Black Bear – Review

Cinema has been blurring the lines of fiction versus reality since its inception. In order to be compelling, it has to be believable, right? More than that, it’s been lifting the lid on its own creative process – everything from Singin’ in the Rain to 8 ½ – has offered us a glimpse as to what it’s like to be in the business they call show.

Lawrence Michael Levine’s Black Bear offers up a little bit of both. It stars Aubrey Plaza as Allison, a writer / director / actor struggling to make a start on her next project. The film is split into two different sections – leaving you to work out which is fact and which is fiction – all the while providing an insight into the chaos of a distinctly unglamorous film set.

The film repeats the scenes of Allison in a red swimsuit, sitting on the dock, staring out onto the lake – using this repeated action to make it hard to distinguish if she’s doing this as herself or whether she’s doing it in character.

The first part of the movie sees Allison book a stay at the lakeside home of musician Gabe (Christopher Abbot) and dancer Blair (Sarah Gadon) in order to get some writing done. What plays out has to be one of the most toxic and tense dinner party scenes to ever grace your screen as Allison unwittingly becomes a witness to the downfall of their relationship.

There are debates about gender politics, thinly veiled digs about Blair’s drinking, insecurities and screaming matches. Everyone in the room feels like a loose cannon and you have no idea who is going to say what next.

For me, it was definitely the most interesting half of the film as it almost felt dangerous. There were so many glances across the room and barbed comments that you could practically feel the electricity in the air. From the minute Allison arrived at their home, there was a creeping sense of unease that permeated everything else. All three actors truly delivered something exciting and engaging during this section of the film.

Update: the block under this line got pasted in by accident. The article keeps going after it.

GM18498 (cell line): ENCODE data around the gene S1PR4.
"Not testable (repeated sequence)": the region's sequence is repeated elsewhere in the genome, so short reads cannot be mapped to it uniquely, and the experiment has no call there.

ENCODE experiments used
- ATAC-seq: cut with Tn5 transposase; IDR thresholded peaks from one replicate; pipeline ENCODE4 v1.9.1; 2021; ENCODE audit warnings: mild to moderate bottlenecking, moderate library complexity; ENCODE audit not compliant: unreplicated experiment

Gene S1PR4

The second part of the film ramps the chaos up a notch as Allison now finds herself as the lead in Gabe’s latest movie, which is shooting in the same lake house. This time, the roles are played out in reverse – Blair is the intruder in the relationship.

The film set itself is a disaster. The script assistant has no idea what she’s doing; coffee is being spilled almost on loop; lunch has given the assistant director explosive diarrhoea and Allison is clearly seeking the answer to her insecurities at the bottom of a bottle of whisky.

This section of Black Bear really draws your eyes to Plaza. She’s erratic and vulnerable; another victim of the Hollywood machine who quietly sobs and wishes to be a normal person again. She’s absolutely magnetic to watch – taking you with her as she veers from screaming matches with mascara streaked tears to gentle whimpers and clear cries for help.

The “movie within a movie” idea has definitely been executed better in the past. And, tonally, it feels like Black Bear can’t decide whether it wants to be a thriller, a relationship drama, an indie horror or an expose on the dark side of Hollywood. And although the three leads give utterly compelling and believable performances in both halves of the movie, Black Bear strives to be some sort of Lynchian/Nolan fever dream and doesn’t ever quite hit the mark.

Black Bear is screening at the Glasgow Film Festival until March 2. Click here to get your tickets.

Mary Munoz
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